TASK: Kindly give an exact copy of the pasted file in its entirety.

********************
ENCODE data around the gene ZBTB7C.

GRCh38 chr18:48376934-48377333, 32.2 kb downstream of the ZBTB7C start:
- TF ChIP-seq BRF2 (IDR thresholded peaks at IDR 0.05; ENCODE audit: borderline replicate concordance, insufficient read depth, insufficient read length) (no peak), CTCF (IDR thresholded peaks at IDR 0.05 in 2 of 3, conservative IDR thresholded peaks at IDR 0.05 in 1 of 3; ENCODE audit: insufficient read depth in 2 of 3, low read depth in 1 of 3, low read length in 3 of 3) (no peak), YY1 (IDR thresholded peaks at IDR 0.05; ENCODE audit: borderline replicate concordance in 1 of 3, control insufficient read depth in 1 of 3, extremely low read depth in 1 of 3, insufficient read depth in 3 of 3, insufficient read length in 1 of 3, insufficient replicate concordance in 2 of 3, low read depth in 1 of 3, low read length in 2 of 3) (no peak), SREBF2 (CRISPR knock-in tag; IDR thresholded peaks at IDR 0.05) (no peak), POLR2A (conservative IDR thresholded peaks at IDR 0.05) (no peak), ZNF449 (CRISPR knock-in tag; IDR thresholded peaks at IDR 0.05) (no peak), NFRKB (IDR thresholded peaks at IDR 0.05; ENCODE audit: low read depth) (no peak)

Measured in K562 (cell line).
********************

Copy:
ENCODE data around the gene ZBTB7C.

GRCh38 chr18:48376934-48377333, 32.2 kb downstream of the ZBTB7C start:
- TF ChIP-seq BRF2 (IDR thresholded peaks at IDR 0.05; ENCODE audit: borderline replicate concordance, insufficient read depth, insufficient read length) (no peak), CTCF (IDR thresholded peaks at IDR 0.05 in 2 of 3, conservative IDR thresholded peaks at IDR 0.05 in 1 of 3; ENCODE audit: insufficient read depth in 2 of 3, low read depth in 1 of 3, low read length in 3 of 3) (no peak), YY1 (IDR thresholded peaks at IDR 0.05; ENCODE audit: borderline replicate concordance in 1 of 3, control insufficient read depth in 1 of 3, extremely low read depth in 1 of 3, insufficient read depth in 3 of 3, insufficient read length in 1 of 3, insufficient replicate concordance in 2 of 3, low read depth in 1 of 3, low read length in 2 of 3) (no peak), SREBF2 (CRISPR knock-in tag; IDR thresholded peaks at IDR 0.05) (no peak), POLR2A (conservative IDR thresholded peaks at IDR 0.05) (no peak), ZNF449 (CRISPR knock-in tag; IDR thresholded peaks at IDR 0.05) (no peak), NFRKB (IDR thresholded peaks at IDR 0.05; ENCODE audit: low read depth) (no peak)

Measured in K562 (cell line).